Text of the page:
This morning, while checking some of the news and pundit websites I follow, I found a link to a chart at Mother Jones on student loan debt.
To describe the charts in words, over the last decade, student loan debt in the United States has quintupled. Americans now owe more in student loans than they do in credit card debt.
This wasn’t new to me. The Atlantic ran a similar chart a month ago. Student loan debt has exploded over the last decade, while in the past three years, excluding student loan debt, total household debt has declined.
This got me to thinking.
The American economy is stagnant. For all that the Republicans say that the economy is stagnant and jobs aren’t being created because of regulation (or because, according to Speaker of the House John Boehner, “job creators in America are essentially on strike,” whatever that means), the problem is that there’s no demand. Consumer spending has declined over the past three years, which means that people are putting less money into the economy, and in that environment business won’t invest or hire. The problem with the economy isn’t government regulation, the problem with the economy is insufficient demand.
The Republican solution is to cut the corporate income tax and taxes on the wealthy. Their idea is that by pumping more money into the top of the economy, then money will flow down to the bottom.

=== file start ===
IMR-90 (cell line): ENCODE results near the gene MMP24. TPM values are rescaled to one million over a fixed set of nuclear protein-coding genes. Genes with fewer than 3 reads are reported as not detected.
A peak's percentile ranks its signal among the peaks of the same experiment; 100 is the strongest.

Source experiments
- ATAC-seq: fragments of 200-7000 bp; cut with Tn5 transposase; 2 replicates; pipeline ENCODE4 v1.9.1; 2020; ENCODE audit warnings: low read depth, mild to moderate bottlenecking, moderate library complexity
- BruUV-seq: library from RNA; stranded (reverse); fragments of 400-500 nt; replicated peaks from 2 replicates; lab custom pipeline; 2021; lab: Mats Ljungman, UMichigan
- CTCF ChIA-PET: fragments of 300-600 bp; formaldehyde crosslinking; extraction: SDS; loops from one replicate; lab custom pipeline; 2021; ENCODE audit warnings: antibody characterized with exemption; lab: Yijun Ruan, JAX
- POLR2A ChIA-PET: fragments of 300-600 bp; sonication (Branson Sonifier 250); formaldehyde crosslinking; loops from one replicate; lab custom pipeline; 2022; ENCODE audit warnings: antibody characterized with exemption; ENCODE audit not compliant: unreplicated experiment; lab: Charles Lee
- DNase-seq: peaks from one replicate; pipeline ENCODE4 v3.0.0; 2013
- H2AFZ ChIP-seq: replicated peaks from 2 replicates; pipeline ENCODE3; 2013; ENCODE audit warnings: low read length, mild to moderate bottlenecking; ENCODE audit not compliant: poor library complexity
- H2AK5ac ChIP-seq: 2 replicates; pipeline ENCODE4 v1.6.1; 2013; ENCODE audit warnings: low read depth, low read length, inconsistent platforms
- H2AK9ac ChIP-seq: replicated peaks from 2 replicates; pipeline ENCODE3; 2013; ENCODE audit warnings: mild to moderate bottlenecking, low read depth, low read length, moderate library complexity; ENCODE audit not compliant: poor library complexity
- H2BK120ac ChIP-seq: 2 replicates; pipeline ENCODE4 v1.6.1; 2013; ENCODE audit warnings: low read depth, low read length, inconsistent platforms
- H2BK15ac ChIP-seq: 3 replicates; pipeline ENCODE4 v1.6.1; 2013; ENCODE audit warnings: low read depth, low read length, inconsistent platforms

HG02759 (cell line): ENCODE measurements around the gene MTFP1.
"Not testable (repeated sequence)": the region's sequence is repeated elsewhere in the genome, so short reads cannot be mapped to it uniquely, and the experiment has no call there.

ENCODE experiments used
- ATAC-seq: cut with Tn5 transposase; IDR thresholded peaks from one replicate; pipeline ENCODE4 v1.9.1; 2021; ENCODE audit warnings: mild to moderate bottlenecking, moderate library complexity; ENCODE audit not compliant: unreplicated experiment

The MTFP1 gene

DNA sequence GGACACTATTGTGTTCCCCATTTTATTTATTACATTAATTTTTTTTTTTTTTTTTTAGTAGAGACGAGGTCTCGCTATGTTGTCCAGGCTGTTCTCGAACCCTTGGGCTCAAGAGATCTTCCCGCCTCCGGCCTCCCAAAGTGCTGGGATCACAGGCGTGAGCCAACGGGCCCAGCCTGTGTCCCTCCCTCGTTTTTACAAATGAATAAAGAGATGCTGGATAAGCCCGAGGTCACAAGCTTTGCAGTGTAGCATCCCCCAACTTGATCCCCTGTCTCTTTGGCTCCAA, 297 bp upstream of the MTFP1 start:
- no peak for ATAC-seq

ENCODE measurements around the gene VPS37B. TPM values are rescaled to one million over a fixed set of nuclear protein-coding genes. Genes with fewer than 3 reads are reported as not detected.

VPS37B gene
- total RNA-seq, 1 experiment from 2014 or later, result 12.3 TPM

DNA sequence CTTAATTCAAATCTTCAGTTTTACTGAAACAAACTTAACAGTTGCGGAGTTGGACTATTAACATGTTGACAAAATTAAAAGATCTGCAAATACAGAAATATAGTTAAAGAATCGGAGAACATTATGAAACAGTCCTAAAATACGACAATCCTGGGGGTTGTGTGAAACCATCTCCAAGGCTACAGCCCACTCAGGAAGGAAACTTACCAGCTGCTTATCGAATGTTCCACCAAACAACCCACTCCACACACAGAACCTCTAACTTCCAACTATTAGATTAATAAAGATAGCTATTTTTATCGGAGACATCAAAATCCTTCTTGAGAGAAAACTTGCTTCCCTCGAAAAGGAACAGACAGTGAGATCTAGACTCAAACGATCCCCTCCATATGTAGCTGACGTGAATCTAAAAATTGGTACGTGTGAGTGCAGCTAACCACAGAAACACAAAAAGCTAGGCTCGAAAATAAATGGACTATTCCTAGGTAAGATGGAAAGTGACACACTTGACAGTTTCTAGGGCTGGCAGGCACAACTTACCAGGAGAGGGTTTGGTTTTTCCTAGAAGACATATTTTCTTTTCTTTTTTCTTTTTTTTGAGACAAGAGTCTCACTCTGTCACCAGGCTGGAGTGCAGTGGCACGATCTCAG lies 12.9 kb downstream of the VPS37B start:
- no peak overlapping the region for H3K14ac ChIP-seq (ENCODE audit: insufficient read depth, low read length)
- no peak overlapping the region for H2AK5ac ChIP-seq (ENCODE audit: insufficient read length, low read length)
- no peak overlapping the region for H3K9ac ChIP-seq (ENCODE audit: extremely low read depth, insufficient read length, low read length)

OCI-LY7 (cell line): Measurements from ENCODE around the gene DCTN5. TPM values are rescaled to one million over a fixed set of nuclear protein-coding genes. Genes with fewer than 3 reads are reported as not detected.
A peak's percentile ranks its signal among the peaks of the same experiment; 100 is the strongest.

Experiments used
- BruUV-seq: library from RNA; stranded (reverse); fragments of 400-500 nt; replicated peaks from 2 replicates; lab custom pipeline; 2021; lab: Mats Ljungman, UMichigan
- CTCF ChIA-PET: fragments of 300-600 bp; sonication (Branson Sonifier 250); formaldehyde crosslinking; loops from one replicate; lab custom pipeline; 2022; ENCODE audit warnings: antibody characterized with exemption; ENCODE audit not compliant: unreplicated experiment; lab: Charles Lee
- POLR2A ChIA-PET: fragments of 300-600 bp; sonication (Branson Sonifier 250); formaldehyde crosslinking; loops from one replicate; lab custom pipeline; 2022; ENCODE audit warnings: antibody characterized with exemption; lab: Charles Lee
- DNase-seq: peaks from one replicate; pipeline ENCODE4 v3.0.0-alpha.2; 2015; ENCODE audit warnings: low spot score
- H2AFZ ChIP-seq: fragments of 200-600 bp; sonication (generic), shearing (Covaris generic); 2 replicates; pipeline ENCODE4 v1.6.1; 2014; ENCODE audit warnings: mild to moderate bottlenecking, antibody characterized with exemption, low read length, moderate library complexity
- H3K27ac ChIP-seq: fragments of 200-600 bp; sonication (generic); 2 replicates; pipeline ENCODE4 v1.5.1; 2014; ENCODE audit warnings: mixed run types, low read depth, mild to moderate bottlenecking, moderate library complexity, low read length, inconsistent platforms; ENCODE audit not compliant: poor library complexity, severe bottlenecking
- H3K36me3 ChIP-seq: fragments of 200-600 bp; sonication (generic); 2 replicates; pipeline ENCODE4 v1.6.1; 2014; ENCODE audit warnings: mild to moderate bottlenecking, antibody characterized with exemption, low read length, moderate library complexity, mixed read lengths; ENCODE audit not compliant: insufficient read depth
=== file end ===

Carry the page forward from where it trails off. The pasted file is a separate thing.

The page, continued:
But it occurs to me that student loans are taking money out of the bottom of the economy. Jeffrey Williams argues that student loans are a modern form of indentured servitude, to a faceless corporation rather than an individual, and the payment terms on student loans can last for most of a person’s working lifetime depending on payment terms and deferrments.
America’s youth, because they’ve been conditioned to believe that the way to a job is through college, take out onerous loans that sap their financial power for fifteen years or more after graduation.
Think about that. How can those young Americans become the entrepreneurs of the 21st century and create the jobs of the future if they’re burdened with student loans? Daniel Indiviglio wrote in his piece for The Atlantic:
All this college debt could put the U.S. on a slower growth path in the years to come. As Americans grapple with high student loan payments for the first few decades of their adult lives, they’ll have less money to spend and invest. All that money flowing into colleges and universities is being funneled away from other industries where it would have been spent in future years. Of course, this would be a rather unfortunate irony: higher education is supposed to enhance a nation’s growth, but with such an enormous debt burden, graduates might not be able to spend and invest enough to allow that growth to occur.
Perhaps the solution to getting our economy growing again isn’t tax cuts for the wealthy or gutting social programs but student loan relief. Or we need to create middle class jobs that don’t require a college education and the burdens of student loans to acquire.
If we relieve the financial chains on America’s youth, what might happen? We could actually have the small businesses that Republicans say they’re defending when they call for regulatory reform because young Americans would be able to better create and invest in those businesses.
Student loan relief. It’s such a simple idea.